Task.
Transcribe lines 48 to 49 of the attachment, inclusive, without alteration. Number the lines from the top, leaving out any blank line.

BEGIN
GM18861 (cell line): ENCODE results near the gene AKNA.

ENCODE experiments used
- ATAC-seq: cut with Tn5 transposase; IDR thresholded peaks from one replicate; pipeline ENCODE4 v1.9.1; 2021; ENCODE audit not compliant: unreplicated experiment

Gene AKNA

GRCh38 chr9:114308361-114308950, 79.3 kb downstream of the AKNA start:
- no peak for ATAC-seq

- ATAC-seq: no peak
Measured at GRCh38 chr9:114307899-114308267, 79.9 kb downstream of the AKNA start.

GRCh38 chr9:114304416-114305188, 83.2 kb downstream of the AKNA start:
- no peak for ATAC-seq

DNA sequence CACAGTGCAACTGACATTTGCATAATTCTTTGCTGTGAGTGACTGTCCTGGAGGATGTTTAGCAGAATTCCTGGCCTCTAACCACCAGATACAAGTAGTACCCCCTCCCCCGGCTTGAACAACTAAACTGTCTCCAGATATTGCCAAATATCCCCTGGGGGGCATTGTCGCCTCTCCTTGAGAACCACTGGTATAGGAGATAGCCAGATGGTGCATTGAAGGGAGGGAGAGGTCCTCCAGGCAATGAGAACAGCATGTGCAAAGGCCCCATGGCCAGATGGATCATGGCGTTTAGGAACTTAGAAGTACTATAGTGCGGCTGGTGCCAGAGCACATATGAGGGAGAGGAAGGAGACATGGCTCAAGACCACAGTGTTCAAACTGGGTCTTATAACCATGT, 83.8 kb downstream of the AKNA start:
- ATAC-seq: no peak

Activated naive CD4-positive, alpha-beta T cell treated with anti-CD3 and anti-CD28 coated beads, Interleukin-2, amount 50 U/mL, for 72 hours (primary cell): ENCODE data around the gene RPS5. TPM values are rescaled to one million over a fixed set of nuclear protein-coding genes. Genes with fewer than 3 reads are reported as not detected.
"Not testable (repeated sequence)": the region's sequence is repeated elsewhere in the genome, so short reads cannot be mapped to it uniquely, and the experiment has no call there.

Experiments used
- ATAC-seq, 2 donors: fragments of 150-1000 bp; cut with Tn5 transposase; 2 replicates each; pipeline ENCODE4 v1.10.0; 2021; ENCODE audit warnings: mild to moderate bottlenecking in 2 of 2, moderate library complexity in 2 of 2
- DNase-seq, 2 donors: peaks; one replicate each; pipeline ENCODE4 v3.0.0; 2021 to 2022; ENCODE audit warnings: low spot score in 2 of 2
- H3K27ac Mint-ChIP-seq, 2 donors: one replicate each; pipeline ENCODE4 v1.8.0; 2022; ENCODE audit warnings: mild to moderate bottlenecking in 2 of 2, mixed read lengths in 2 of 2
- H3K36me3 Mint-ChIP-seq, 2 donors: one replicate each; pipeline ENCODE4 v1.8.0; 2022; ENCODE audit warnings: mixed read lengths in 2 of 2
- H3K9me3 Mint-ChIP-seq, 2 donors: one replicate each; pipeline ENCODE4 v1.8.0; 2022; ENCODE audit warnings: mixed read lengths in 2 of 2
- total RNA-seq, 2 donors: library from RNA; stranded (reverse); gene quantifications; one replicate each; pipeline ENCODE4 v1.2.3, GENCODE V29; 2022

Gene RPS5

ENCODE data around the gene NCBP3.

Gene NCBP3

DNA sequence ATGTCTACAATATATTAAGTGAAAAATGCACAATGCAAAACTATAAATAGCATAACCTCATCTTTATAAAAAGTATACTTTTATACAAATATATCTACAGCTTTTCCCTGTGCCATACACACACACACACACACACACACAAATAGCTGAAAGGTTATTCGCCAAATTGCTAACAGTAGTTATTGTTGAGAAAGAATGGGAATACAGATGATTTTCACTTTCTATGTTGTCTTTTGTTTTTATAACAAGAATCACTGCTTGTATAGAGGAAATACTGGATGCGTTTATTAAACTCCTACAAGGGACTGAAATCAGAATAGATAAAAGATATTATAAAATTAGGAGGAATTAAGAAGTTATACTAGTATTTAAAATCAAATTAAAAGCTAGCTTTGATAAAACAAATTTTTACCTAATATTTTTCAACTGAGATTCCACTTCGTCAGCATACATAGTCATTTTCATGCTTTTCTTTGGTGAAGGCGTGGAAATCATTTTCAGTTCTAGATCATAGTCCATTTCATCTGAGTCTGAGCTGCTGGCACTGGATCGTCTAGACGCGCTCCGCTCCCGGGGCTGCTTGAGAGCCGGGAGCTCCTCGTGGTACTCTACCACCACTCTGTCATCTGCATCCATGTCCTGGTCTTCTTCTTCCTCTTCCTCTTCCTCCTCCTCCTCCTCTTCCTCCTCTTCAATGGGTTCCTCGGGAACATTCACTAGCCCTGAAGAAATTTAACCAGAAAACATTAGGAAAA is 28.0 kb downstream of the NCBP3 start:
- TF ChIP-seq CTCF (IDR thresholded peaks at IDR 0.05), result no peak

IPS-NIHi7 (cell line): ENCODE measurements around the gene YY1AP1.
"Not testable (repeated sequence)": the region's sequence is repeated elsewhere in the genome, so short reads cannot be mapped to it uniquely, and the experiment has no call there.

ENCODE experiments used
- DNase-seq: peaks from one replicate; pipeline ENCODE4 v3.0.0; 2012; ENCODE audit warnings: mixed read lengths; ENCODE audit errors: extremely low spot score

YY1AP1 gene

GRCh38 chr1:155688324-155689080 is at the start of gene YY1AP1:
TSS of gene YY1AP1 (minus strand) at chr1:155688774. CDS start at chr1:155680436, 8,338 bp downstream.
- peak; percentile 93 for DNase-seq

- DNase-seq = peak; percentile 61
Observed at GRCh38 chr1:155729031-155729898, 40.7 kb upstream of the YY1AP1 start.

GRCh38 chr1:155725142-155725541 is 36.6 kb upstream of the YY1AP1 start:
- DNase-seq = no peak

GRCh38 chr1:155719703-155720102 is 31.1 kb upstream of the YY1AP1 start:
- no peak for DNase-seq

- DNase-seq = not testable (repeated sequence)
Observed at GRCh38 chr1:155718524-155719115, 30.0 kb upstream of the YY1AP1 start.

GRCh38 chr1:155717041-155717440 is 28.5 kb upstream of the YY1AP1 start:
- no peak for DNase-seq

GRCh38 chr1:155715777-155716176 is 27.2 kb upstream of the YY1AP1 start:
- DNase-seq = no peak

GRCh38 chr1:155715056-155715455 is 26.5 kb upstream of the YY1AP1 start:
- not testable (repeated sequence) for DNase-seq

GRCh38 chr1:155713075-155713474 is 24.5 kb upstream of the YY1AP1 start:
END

- not testable (repeated sequence) for DNase-seq

GRCh38 chr1:155713075-155713474 is 24.5 kb upstream of the YY1AP1 start: